Does Gestational Diabetes have Long Term Consequences on Mother and Child

Gestational diabetes is a condition wherein the blood sugar level becomes high during pregnancy. Gestational diabetes usually resolves after the delivery, although one is at a higher risk for developing type 2 diabetes later in life. According to Johns Hopkins Medicine, gestational diabetes affects 3 to 8 percent of pregnant women in the United States. The GDM (Gestational Diabetes Mellitus) rate in India is 26.3%, which is the highest in the world, according to Dr. Nam Han Cho, of the International Diabetes Federation. It is estimated that 4 million women in India are affected by GDM in India at any given time.

The Effects on the health of the child

Gestational diabetes may have long-term consequences on the health of both, mother and child. Research has found that affected babies are likely to be born large and with birth defects. They also are at a greater risk of developing type 2 diabetes later in life and childhood obesity. The study was published in the British Medical Journal and was funded in part by the Eunice Kennedy Shriver National Institute of Child Health and Human Development. The lead author Cuilin Zhang, of the Institute’s Epidemiology Branch, Division of Intramural Population Health Research says that the researchers found numerous links between unhealthy babies and diabetes during pregnancy. The women who were overweight/obese before pregnancy were the ones most at risk.

The role of diet in obesity

Researchers at the US National Institutes of Health (NIH) noted that previous studies have linked diets high in refined grains to obesity, type 2 diabetes, and heart disease. They compared records from 918 mother-child pairs in a study that followed the pregnancies of more than 91,000 women in Denmark. They found that children born to women with gestational diabetes who consumed the most refined grain (over 156 grams per day) were twice as likely to be obese at age 7, compared to those born to women with gestational diabetes who ate the least amount of refined grain (less than 37 grams per day). The findings were published in the American Journal of Clinical Nutrition.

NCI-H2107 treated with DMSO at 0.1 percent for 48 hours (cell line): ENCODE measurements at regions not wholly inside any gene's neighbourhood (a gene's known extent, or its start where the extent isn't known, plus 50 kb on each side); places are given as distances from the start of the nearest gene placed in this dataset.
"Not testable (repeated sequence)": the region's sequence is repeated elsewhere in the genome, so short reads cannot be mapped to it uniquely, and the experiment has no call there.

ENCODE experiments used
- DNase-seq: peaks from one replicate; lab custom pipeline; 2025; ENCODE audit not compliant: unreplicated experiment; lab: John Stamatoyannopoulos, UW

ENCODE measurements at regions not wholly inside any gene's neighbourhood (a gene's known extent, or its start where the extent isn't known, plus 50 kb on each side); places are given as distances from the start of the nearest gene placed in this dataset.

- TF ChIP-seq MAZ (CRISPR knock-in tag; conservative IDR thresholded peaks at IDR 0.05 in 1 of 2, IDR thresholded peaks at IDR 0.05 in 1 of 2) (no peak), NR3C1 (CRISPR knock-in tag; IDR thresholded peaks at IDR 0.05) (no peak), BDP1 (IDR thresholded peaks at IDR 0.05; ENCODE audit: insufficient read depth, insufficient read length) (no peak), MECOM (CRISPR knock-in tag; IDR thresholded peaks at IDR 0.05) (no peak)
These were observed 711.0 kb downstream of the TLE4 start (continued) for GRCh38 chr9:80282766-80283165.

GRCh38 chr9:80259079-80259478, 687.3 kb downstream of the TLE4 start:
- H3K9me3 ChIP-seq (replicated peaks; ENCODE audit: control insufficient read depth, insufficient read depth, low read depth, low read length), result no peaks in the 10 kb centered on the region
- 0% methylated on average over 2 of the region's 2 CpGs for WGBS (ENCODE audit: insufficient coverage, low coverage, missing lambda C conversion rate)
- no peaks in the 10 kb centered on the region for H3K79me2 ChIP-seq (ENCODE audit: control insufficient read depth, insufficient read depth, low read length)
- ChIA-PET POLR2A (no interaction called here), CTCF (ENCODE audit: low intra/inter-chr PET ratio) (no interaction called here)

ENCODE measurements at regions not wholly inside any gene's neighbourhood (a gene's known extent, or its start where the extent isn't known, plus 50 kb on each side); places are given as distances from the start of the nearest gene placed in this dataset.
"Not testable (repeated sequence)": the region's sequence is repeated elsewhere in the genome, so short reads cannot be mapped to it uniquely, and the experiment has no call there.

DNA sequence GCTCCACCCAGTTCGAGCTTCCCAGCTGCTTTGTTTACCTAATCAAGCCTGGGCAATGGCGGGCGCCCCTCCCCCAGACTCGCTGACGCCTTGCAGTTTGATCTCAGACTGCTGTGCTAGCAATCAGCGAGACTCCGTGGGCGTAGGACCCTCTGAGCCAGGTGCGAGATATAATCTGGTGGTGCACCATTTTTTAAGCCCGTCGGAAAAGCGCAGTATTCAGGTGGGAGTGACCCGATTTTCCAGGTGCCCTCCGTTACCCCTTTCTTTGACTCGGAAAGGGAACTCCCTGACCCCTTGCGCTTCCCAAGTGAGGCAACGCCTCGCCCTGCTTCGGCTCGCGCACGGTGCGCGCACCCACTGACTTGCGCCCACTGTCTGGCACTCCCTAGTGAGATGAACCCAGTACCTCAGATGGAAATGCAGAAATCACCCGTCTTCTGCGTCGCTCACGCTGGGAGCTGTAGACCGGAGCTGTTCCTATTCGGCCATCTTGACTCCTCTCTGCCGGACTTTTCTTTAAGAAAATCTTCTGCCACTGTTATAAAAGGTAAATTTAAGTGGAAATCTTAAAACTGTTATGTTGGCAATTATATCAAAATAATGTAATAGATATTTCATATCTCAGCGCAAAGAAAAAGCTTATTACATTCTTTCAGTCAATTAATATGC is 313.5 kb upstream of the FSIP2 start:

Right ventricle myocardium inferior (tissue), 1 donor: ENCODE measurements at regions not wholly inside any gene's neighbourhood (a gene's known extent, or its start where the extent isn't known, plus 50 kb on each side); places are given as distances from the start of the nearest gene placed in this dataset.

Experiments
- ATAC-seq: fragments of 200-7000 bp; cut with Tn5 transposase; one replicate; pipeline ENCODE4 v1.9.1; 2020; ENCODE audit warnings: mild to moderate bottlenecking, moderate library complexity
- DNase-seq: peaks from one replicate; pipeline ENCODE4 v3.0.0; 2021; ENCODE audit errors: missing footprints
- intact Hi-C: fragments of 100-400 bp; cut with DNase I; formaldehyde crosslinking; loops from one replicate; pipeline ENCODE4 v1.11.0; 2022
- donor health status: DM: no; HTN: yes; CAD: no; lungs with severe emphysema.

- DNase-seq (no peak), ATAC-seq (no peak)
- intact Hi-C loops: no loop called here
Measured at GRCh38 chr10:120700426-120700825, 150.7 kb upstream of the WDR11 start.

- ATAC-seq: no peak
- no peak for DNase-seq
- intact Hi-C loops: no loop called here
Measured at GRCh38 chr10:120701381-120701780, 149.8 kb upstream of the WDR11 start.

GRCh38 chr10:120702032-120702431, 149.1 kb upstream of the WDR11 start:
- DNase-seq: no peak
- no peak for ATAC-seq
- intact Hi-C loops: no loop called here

The link between grain consumption by women during pregnancy and obesity by age 7 persisted even when the researchers controlled for factors that could potentially influence the children’s weight – such as physical activity level and consumption of vegetables, fruit, and sweets. Additional studies are needed to confirm these results, and to see if obesity risk persists later in life in these children, the researchers said.

Impact of gestational diabetes on the risk factor to the child

Another study published in the Canadian Medical Association Journal (CMAJ) looked at the impact that gestational diabetes had on the risk factor to the child. Researchers from McGill University studied 73,180 mothers between 1990 and 2012. The study revealed that children born to mothers with gestational diabetes were twice as likely to develop Type I diabetes by the age of 22. The study says, “Future studies are needed to examine longer-term outcomes in patients with pediatric diabetes with a maternal history of gestational diabetes mellitus, to ascertain how they compare with other patients with childhood- or youth-onset diabetes, in terms of disease severity and outcomes.”

Dr. Zhang says in a podcast, “we found that low-risk lifestyle before pregnancy (that is, maintaining healthy body weight, consuming a healthy diet, exercising regularly (at least 150 minutes a week, and not smoking) was related to a substantially lower risk of gestational diabetes. And women at low risk for all these four factors had more than 80% lower risk than those without any of these low-risk factors.”

“We also found that the combination of the four highest risks: smoking, inactivity, overweight or obesity, and poor diet could account for nearly half of gestational diabetes events. And, importantly, among both normal weight and obese or overweight women, a healthy diet and lifestyle were related to a lower risk.”

So, preventing gestational diabetes at the very beginning could be an important strategy in curbing its adverse health effects for future generations. Eating a healthy diet and living a healthy lifestyle before pregnancy will play an important role in lowering GDM risk.


Mithal A, Bansal B, Kalra S. Gestational diabetes in India: Science and society. Indian J Endocrinol Metab. 2015;19(6):701–704. doi:10.4103/2230-8210.164031

Zhu, Yeyi, et al. Maternal dietary intakes of refined grains during pregnancy and growth through the first 7 years of life among children born to women with gestational diabetes. American Journal of Clinical Nutrition. doi:10.3945/ajcn.116.136291

Gestational diabetes associated with incident diabetes in childhood and youth: a retrospective cohort study Andrea L. Blotsky, Elham Rahme, Mourad Dahhou, Meranda Nakhla and Kaberi Dasgupta
CMAJ April 15, 2019 191 (15) E410-E417; DOI:

Canadian Medical Association Journal. “Maternal gestational diabetes linked to diabetes in children.” ScienceDaily. ScienceDaily, 15 April 2019. <>.

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